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Why not choose Seated quarters?

This article was originally printed in the latest issue of Numismatic News.
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Early quarters of the United States are a tough group. It was apparently a case  where the quarter was simply not a high priority for many years so the early quarters are a tough collection to assemble. Things are much better for collectors when it comes to Seated Liberty quarters. They may be a collection that is nearly impossible to complete, but they are a collection where you can assemble a set with a lot of very interesting coins at very good prices.

The era of the early quarter was coming to an end in the mid 1830s. There were new steam presses being installed in the Mint that would greatly improve production capabilities. There were also new branch mints being approved in Dahlonega, Ga., Charlotte, N.C., and New Orleans, La.

Even though Charlotte and Dahlonega would only make gold coins, the three would take the pressure off Philadelphia for the coin production for a growing nation. With things better on all fronts, officials decided that it might be a good time to make a design change.

The new design would be a Christian Gobrecht Seated Liberty, which was attempted on some denominations in 1837. The following year even though the design was still a work in progress it was decided to use it on the quarter.

The original design would be used on the quarters of 1838 and 1839 from Philadelphia as well as the 1840 from New Orleans. That makes it a short-lived type, but one that is available at prices of just $42 and up in G-4 and $1,250 in MS-60. In all cases, the 1840-O will be slightly more thanks to its lower mintage and the generally poor saving of new issues in New Orleans at the time.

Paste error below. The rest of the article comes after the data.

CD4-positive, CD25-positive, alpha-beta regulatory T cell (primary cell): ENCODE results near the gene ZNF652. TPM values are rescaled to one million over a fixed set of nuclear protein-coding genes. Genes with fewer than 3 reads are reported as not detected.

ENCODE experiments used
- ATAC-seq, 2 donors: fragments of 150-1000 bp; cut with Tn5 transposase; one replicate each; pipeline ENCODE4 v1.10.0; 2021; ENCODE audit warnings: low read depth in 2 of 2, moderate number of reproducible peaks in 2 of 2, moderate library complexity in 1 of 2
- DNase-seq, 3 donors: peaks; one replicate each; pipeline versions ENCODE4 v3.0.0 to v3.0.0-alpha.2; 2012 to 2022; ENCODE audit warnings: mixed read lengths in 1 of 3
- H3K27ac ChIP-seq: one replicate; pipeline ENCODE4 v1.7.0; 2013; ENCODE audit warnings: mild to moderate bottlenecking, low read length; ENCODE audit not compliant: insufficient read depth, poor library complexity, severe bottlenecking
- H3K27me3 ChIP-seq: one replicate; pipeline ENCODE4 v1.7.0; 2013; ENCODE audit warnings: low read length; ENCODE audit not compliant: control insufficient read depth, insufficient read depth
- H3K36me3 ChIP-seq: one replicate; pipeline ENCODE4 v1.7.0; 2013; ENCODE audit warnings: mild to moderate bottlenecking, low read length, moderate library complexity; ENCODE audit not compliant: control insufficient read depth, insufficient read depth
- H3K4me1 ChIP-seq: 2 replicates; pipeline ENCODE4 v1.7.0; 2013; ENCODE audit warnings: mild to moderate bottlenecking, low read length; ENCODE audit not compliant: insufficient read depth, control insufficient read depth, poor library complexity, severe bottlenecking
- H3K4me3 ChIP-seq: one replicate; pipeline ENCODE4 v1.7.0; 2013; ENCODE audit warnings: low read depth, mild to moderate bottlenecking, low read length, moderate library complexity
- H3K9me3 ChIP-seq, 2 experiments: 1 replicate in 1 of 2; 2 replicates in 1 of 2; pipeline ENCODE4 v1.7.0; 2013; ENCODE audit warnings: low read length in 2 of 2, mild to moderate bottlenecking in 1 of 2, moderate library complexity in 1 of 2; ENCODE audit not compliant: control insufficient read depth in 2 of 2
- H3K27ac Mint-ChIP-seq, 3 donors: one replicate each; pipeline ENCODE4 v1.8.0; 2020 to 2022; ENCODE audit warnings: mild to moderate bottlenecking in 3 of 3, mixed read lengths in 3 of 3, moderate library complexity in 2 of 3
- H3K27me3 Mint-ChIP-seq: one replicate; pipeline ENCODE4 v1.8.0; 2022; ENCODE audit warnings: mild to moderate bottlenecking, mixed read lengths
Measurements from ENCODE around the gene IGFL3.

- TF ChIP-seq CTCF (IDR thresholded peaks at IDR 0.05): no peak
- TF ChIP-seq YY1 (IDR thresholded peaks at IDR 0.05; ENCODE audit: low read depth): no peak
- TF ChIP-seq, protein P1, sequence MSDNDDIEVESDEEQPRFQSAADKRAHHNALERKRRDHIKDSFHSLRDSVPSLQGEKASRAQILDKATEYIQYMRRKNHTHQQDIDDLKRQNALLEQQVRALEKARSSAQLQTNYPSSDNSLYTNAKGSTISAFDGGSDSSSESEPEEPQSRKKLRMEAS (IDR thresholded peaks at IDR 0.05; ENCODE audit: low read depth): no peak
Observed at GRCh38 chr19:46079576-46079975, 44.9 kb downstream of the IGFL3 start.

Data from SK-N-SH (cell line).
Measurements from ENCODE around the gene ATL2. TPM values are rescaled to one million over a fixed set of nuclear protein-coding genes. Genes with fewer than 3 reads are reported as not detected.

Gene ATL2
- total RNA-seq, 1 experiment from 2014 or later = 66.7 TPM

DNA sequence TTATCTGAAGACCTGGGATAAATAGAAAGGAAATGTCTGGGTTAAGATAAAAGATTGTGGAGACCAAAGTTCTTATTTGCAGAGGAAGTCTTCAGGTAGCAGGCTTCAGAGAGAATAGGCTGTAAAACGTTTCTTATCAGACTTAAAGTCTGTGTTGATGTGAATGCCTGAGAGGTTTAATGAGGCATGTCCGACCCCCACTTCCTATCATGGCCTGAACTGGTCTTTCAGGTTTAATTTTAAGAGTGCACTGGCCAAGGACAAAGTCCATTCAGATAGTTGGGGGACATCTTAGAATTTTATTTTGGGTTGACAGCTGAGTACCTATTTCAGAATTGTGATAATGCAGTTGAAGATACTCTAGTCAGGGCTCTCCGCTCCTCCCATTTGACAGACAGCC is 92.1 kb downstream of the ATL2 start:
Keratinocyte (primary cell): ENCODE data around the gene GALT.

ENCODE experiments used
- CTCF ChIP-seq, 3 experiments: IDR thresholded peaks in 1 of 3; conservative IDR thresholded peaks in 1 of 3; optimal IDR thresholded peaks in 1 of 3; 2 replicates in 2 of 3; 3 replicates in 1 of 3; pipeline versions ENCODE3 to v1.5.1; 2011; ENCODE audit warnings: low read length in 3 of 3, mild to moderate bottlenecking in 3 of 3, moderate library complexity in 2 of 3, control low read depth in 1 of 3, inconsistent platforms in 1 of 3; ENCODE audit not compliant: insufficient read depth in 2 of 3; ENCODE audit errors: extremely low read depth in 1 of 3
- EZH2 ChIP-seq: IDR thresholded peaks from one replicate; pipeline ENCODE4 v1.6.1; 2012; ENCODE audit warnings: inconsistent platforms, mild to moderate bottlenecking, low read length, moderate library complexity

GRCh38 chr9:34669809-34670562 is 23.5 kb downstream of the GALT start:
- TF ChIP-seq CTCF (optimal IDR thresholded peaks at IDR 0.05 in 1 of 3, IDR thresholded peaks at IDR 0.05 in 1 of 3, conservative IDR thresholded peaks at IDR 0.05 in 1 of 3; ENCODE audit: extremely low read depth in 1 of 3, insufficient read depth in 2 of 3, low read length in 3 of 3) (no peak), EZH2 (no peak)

In 1840 drapery was added to Liberty’s left elbow, creating a type that would last until 1853. With over a decade of production, the type is relatively easy to locate in most grades with G-4 examples starting at about $20 while an MS-60 is as low as $400 and an MS-65 is as low as $4,800. There are actually quite a few dates available at these or slightly higher prices.

Realistically, the prices make any date a better deal than you might expect at least in top grades. The 1843 is a good example as it is always seen as an available date with a mintage of 645,600. That results in an MS-60 price of $400 and $6,750 in MS-65. If, however, you check the grading service totals at the Professional Coin Grading Service, they have graded 46 in Mint State but only two were MS-65 while the Numismatic Guaranty total of 36 in Mint State has not turned up a single MS-65.

There are certainly better dates and they too appear to be good values. The 1842 coins from Philadelphia and New Orleans came with either large or small dates. The small date 1842-O is tough at $425 in G-4 and it is basically unavailable in Mint State. At PCGS they have graded just 20 and none was Mint State while NGC reports two Mint State coins in the 11 it has graded.

The Philadelphia 1842 whether large or small date can also be a challenge. The large date lists for $100 in G-4 while an MS-60 is $1,850. Those are actually good prices when you realize the 88,000 mintage was for both large and small dates. The small date, however, was not much of the total as it is thought to be proof only and is rarely seen with the Norweb Proof-63 to -64 bringing a price of $46,200 while the Eliasberg sale saw a Proof-63 hit $66,000 and those prices may prove to be very reasonable as the grading services have only seen 7 coins.

Financial conditions became unsettled in the 1850s as the discovery of gold in California resulted in changes in the gold-to-silver ratio, which saw the cost of producing silver coins rise to a price above their face value. This was because Western gold output was flooding world markets and driving up the price of silver. The public was aware of the situation and began to hoard silver coins, causing a national coin shortage.